[ Id. at 462, Hague International Child Abduction Convention; 51 Fed. Reg. 10510-11 (1986) ("This exception, like the others, was intended to be restrictively interpreted and applied, and is not to be used, for example, as a vehicle for litigating custody on the merits or for passing judgment on the political system of the country from which the child was removed.")]
Respondent's Spanish counsel testified, generally, as to the manner in which custody issues are resolved before the Spanish courts, including those of Alicante. Apparently, for example, individual complaints or petitions are filed stating separate causes of action, without benefit of any liberal amendment rule such as R.4:9. However, it appears that there is no corresponding rule for the application of the entire controversy doctrine, such as R.4:30A.
Rulings, at least initially, are made on the basis of party statements, submitted documents and attorney argument. Apparently, also, appellate courts do not usually "exercise such original jurisdiction as is necessary to the complete determination of any matter on review." R.2:10-5.
Counsel also testified that there exist procedures for emergent applications to the Spanish courts as to issues of child abuse and medical emergencies. In custody issues, psychological reviews are routinely required, usually through a court list of reviewers that may be supplemented by a party's own submitted, voluntary reviews. He also testified that the Spanish courts, under a common law rule now supplemented by a statute, require consultation with mature children as to their desires for custody and where they wish to live.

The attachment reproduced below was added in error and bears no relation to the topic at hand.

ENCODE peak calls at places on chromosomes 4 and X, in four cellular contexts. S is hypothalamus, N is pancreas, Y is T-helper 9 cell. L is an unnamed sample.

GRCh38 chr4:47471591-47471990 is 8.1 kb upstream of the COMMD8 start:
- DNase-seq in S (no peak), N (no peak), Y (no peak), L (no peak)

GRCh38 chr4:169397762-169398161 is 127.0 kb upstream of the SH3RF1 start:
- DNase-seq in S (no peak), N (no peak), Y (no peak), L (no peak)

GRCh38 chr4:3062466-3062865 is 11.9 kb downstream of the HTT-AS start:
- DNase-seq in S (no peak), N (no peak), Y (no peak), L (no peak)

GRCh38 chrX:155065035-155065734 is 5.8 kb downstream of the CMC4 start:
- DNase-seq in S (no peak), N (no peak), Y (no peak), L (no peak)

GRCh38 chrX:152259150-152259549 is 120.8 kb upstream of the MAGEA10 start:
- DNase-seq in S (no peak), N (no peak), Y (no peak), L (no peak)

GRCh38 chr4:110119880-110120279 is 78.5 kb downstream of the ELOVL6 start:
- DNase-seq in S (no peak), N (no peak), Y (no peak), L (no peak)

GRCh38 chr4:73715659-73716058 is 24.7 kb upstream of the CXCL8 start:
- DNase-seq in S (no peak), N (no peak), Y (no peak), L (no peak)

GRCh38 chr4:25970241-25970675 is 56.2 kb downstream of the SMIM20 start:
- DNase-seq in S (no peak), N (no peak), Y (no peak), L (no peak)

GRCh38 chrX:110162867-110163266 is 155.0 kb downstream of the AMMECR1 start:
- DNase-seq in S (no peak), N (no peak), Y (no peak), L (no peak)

His most relevant testimony, however, concerned the existence of and reasons for Disposition delays, not common generally, apparently, in Spanish courts, but common for those of Alicante. This problem affects many litigants, not only respondent. It involves an ongoing dispute, if not political struggle, between those charged with administering a claimed overburdened provincial court system and those who control the budgetary purse strings. It is a problem faced by many parties, and not unique only to Spain -- e.g., Flowers v. Warden, Connecticut Correctional Institution, 853 F.2d 131 (2d Cir. 1988) (Seventeen-month delay in bringing state murder defendant to trial during which time he was incarcerated, did not violate his Sixth Amendment right to speedy trial where reason for delay was docket congestion and a rigid chronological approach to case management).
It is also true that counsel testified that the Alicante court responded quickly to numerous support enforcement requests of respondent. However, the issue goes beyond a cursory consideration of whether or not an American court believes it can more quickly resolve the dispute. Friedrich v. Friedrich, 78 F.3d at 1067.
Therefore, it is important to know what has been the reaction of the Spanish appellate tribunals to the "Alicante crises" or similar problems. In this regard, respondent has provided the court with several Madrid newspaper articles bearing on this subject. There was no objection by the petitioner as to the submission of these articles to the court.
In one article, it was reported that the Constitutional Court in Madrid overturned an Alicante court's decision in February, 1994, which set an appeal hearing date for March, 1996 in what is termed "a minor suit." The Court held that the right to a trial without undue delays had been violated, and that such factors as work overload "do not exonerate the State from fulfilling its obligation to immediately provide its Department of Justice with the human and material resources it requires in order to give it the . . . effectiveness demanded by the Constitution." It is before this same Constitutional Court that respondent has her appeal pending as to the September, 1998 hearing established by the Alicante court for consideration of her return application filed in September, 1994.